I was numb as I left the consultation room.
The last thing I had expected was for the scan to show any problems.
My first two pregnancies had gone so smoothly, why would my third be any different?
Just an hour earlier, my husband Lewis, now 40, and I were enjoying watching our tiny baby wriggle and dance on the screen. After a little while Lewis kissed me on the cheek and left so he could get back to work.
I waited patiently for the 12-week scan to finish but it seemed to be going on longer than I thought it would.
Finally, a sonographer came to see me. ‘I’m sorry, but there’s something wrong with your baby,’ she said.
My heart sank at the words and I burst into tears as she explained what they had found.
‘The combination of the scan and your blood test shows that your baby has a one in two chance of having trisomy 21, that’s Down syndrome.’
My world was crashing down.
Come back to the hospital, I messaged Lewis. Then I messaged a friend who was minding my other two kids, Tallara, now 14, and Max, now 12.
They all came rushing over and I broke the news.
‘Down syndrome?’ Tallara asked.
‘Yes,’ I told her through tears.
‘But my friend at school has Down syndrome and we love him, why are you sad, Mummy?’ she asked.
It was such a simple question and it was true. She’s right, why am I so sad? I thought.
But I couldn’t help but grieve about the diagnosis. I felt like I was giving up on having a child who would live a happy, independent life and it really scared me.
We were travelling to Tasmania the next week for a holiday.
I had told the doctor I was going to get a second scan done there to make sure.
‘A lot of people don’t want to wait that long,’ she told me.
I was confused for a moment before I realised she was talking about me getting a termination.
It was too early for us to think of doing anything like that, so we didn’t listen. Instead, we stuck to our plan of getting a second opinion the next week.
But the next scan brought more bad news.
We learnt that on top of Down syndrome, our baby had excess fluid throughout her body, a fatal condition known as hydrops.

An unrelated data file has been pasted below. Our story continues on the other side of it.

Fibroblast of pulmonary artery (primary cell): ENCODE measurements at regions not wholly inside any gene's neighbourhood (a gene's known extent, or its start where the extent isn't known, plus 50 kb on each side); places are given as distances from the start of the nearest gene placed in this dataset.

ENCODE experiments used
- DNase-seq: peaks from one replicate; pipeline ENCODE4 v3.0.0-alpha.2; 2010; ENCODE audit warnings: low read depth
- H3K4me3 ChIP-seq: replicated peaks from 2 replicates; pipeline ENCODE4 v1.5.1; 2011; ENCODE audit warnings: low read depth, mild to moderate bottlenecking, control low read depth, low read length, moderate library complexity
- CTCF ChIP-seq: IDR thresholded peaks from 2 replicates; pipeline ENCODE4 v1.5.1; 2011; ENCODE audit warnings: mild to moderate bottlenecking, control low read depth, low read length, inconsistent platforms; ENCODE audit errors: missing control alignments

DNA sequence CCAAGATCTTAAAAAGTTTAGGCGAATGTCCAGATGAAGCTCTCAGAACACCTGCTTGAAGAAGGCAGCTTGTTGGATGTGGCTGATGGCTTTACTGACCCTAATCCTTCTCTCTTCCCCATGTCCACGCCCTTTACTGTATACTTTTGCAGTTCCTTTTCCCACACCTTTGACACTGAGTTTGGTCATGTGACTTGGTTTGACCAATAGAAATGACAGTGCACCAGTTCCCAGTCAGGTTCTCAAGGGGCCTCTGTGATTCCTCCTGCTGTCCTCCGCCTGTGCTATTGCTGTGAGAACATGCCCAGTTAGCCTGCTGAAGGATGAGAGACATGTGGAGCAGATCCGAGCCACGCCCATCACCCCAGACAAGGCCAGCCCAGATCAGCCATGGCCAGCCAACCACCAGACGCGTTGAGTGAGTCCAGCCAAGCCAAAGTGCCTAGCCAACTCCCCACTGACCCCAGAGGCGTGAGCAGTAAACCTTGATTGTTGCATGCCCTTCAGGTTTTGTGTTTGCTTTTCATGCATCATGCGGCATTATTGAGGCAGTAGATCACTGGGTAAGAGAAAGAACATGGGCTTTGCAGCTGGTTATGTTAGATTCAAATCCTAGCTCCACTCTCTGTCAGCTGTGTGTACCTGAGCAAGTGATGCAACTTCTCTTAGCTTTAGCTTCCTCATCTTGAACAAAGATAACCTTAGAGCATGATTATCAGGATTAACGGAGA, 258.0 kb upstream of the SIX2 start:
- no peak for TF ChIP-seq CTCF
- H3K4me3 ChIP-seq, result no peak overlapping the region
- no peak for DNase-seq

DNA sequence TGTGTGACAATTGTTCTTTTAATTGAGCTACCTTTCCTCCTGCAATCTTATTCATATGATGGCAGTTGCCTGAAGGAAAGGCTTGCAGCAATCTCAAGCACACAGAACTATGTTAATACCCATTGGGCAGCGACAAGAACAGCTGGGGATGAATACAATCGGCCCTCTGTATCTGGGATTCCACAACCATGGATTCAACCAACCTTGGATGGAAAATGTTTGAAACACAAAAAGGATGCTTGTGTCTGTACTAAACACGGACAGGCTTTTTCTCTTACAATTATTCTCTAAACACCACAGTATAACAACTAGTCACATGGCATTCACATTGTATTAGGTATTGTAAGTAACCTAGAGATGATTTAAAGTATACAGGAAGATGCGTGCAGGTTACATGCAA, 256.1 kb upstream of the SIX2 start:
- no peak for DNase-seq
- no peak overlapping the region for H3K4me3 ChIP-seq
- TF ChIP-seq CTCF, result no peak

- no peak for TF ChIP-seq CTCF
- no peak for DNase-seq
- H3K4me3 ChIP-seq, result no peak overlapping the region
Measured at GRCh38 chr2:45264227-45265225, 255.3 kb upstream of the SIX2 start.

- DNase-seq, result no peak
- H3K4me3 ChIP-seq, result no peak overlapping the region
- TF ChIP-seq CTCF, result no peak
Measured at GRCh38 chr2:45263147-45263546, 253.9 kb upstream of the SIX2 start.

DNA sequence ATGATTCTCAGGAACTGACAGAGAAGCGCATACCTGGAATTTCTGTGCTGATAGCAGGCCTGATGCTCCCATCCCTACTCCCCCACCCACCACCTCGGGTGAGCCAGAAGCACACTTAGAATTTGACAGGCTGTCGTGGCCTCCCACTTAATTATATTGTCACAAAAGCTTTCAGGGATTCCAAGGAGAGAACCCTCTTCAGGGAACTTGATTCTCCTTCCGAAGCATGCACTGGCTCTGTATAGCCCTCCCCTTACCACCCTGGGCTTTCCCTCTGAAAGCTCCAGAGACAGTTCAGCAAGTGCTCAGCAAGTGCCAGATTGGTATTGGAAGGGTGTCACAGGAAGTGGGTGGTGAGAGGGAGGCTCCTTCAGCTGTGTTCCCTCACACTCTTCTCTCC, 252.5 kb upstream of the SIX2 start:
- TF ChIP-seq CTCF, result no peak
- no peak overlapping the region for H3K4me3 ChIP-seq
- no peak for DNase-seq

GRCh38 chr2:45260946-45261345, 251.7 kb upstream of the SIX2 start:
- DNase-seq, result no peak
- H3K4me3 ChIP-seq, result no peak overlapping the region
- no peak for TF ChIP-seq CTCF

Devastatingly, we learnt that she would soon pass away in utero, most likely in the next few days.
The doctor also told us that our baby was a girl.
‘Let’s call her Josee,’ Lewis suggested. It was a name that we had both always loved.
‘Yes,’ I agreed, ‘Josee Hope.’
As we saw her little body on the screen, we both said our goodbyes, thinking it would be the last time we’d see her.
The next few days passed and then the next few weeks and there was still no signs of a miscarriage.
I was making the most out of every extra day with my baby. I would take my bump to the beach and talk to it as I floated in the water.
‘You are worthy,’ I told my blossoming belly. ‘You are loved and we want you here.’
At my 19-week scan something miraculous happened. All the extra fluid had disappeared and there was a chance Josee might be okay.
‘Don’t get your hopes up too high,’ the doctors warned.
The possibility of having a termination was still being suggested to us, even though Josee’s chances were looking so much better.
But there was no way we were going to consider it now. I had faith in her and I told her so every day.
Then in January 2013, a week after her due date, little Josee Hope came into the world. She was a healthy three and a half kilos with beautiful blue eyes and lots of brown hair sticking straight up into a mohawk.
‘She’s perfect,’ Lewis said as we both stroked her little face.
And she was, the Down syndrome no longer mattered to me. I loved her just the way she was.
Luckily, Josee did not have any medical complications associated with the condition and we were able to take her home a few days later.
Her brother and sister adored her, taking turns giving her cuddles. She was a happy bubbly baby and she quickly grew into a bright and cheerful toddler.
Josee is now three and we couldn’t imagine life without her. She adores dancing and singing along to Hi-5 and The Wiggles and makes friends very easily.
She doesn’t really understand that she is any different to her siblings just yet, but we hope to explain it to her in the most positive way so that she never feels alienated or left out.
I couldn’t imagine a world without people like Josee in it, and to think that many children with Down syndrome aren’t given a chance upsets me.
I’ve started a Facebook page to share Josee’s journey and to spread awareness that a Down syndrome diagnosis does not have to be a tragedy.
My hope is that Josee’s life might inspire and reassure other mothers who are facing that diagnosis.
When Tallara first asked me why the thought of a child with Down syndrome made me sad, I thought that she didn’t really understand the situation.
But I now realise it was me who didn’t understand.
Josee is the light of our lives and we wouldn’t change her for the world.
Originally published in that's life! issue 19 - May 12, 2016